I went to physiotherapy this week for a check in on my knee and while there I mentioned in passing that I was having a pain in my left shin, which turns out to be medial tibial stress syndrome, which is just the fancy word for shin splints, which apparently if not properly cared for could lead to a stress fracture, which has forced me to reconsider the timeline of some of my 2018 goals. Burn the whiches. Dr. Physio believes that I’ve aggravated my left calf by (consciously or subconsciously) compensating for my right knee, and the treatment is more exercises and less running. Suffice it to say, very frustrating with less than a month until the First Half half marathon. Suffice it to also say, I will not be running a sub 1:30 half marathon on February 11. Also throws a wrench on the sub 3:15 BMO Marathon training plan. Other than that it’s been a great week.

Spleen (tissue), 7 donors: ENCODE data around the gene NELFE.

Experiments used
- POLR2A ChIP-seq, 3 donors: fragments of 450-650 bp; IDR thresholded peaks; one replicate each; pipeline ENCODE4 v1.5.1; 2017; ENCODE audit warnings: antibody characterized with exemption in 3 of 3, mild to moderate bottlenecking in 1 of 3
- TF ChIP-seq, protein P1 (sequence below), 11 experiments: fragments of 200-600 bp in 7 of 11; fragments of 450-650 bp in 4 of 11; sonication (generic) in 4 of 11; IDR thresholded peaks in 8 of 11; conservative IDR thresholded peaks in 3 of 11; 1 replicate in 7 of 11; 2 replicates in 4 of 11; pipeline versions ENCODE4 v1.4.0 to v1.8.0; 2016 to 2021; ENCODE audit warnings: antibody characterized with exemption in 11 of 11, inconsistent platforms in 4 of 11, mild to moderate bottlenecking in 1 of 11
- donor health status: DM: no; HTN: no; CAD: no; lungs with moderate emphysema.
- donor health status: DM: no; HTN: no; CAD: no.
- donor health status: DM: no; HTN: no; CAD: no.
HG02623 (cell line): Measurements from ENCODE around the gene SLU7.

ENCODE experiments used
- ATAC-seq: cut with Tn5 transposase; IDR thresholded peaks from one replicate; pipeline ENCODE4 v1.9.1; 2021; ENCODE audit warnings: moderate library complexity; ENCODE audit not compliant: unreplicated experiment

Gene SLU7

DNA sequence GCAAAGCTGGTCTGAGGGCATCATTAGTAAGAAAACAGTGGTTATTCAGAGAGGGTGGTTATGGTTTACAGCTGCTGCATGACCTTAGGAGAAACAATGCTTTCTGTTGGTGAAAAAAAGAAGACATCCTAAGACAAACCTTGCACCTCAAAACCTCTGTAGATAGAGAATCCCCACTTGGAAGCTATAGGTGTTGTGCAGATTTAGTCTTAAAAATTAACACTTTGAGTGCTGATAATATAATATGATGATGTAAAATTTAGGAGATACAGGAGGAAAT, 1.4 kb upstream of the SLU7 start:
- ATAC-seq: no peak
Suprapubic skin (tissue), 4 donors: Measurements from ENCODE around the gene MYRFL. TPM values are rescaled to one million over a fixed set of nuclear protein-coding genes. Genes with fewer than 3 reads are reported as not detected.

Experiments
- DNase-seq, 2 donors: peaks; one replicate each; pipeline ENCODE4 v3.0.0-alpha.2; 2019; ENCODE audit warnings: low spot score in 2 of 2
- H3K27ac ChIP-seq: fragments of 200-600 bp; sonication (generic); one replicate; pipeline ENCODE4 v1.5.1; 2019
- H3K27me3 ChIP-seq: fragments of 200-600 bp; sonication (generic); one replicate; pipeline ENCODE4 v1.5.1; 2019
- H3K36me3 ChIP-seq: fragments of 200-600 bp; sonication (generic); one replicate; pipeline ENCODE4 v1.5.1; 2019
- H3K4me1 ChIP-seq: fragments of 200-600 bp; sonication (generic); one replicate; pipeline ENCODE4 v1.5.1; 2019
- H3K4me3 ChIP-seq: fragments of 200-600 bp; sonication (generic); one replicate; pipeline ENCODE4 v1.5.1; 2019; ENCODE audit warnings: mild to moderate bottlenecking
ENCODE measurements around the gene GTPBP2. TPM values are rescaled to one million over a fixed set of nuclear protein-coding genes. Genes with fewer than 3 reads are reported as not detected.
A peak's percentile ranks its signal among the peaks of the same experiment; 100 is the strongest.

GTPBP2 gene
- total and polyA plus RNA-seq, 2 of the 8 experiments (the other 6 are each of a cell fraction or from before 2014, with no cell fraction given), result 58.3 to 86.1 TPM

2018 week one

Book Read:
1. The Argonauts — Maggie Nelson

Kilometres Ran:
week one — 61.9

I finished off 2017 failing to read 95 books with not quite finishing Erin Wunker’s Notes from a Feminist Killjoy with the excuse that I wasn’t really interested in the last section that had to do with child raising so it seems rather odd that I start 2018 with a book that is, while about many things (as one would expect from a work within the unbeknownst to me genre of “autotheory”) focused a lot on Nelson’s pregnancy and raising her infant son Iggy. But I also had no idea what I was getting into; Argonauts was a book that just kept coming up in my various social media threads and appearing in the “hey you pay attention to me” place in various bookstores so I got a copy and read it. And it’s good. There’s a lot of name-dropping, but for once (in a long time at least) I knew most of the names, so it wasn’t as distracting as it could have been. This was my first Nelson experience, which may cause one of my three readers to gasp, but it made me curious to read more. So that’s pretty good I guess.